Google Chairman and Chief Executive Officer Eric Schmidt announced at the Healthcare Information and Management Systems Society meeting in Orlando, Fla., that it has a host of new partners in its personal health-record project.
Google announced last week that it was entering into a pilot program with the Cleveland Clinic. According to a PowerPoint presentation displayed by Schmidt, who gave a keynote address, other partners include: providers 914-bed Cedars-Sinai Medical Center, Los Angeles; 585-bed Beth Israel Deaconess Medical Center, Boston; 264-bed Lucile Packard Children's Hospital at Stanford University, Palo Alto, Calif.; 587-bed University of California at San Francisco Medical Center; and Minute Clinic, Minneapolis. It also included pharmacies Walgreens, Longs Drugs Stores and Wal-Mart Stores, and national laboratory service provider Quest Diagnostics.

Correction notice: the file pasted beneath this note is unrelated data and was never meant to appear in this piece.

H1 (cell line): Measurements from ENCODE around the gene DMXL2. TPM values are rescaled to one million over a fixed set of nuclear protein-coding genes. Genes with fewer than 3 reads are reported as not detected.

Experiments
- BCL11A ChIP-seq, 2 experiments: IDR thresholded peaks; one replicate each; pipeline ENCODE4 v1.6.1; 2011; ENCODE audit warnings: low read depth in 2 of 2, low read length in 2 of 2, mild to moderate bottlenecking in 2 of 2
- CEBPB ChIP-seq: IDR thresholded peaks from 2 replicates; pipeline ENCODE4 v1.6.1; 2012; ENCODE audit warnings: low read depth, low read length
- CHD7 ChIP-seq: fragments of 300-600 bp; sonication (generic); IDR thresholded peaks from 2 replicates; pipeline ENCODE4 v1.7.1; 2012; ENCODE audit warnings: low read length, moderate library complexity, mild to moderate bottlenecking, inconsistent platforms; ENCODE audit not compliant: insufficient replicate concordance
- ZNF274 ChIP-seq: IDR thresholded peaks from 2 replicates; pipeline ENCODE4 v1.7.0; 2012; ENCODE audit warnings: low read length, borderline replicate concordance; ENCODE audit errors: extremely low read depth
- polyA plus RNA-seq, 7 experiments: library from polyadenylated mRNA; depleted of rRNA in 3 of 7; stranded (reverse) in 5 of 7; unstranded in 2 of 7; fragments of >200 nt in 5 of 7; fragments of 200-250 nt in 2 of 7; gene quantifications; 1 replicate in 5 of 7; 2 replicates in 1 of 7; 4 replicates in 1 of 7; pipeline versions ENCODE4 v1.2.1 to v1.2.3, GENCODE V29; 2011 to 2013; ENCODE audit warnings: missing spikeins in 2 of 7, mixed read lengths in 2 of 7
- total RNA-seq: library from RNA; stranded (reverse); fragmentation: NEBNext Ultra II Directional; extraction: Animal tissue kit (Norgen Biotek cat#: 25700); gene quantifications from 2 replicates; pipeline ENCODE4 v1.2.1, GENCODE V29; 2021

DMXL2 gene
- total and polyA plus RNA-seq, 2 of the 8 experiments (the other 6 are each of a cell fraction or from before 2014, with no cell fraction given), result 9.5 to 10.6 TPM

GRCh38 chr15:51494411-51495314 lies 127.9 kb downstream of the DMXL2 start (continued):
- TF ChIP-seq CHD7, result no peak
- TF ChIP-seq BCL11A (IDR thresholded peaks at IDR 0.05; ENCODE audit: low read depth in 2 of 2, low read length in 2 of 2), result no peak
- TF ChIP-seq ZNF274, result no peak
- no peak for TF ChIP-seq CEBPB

Other partners Schmidt listed include: the American Medical Association and the American Heart Association/American Stroke Association; electronic medical-record developer Allscripts; the National ePrescribing Patient Safety Initiative; home-health communications provider Health Hero Network; personal health-record providers Dossia and Medem; and medical information services vendors Epocrates, HealthGrades, A.D.A.M. and SafeMed. A complete list of partners was unavailable from Google after Schmidts presentation.
Schmidt said the Cleveland Clinic has 1,370 people participating in the trial implementation with Google thus far. Schmidt said it looks at its entry as a platform on which other healthcare IT developers can build and interface.
If youve got an idea that can really change medicine, we want to talk to you, Schmidt said.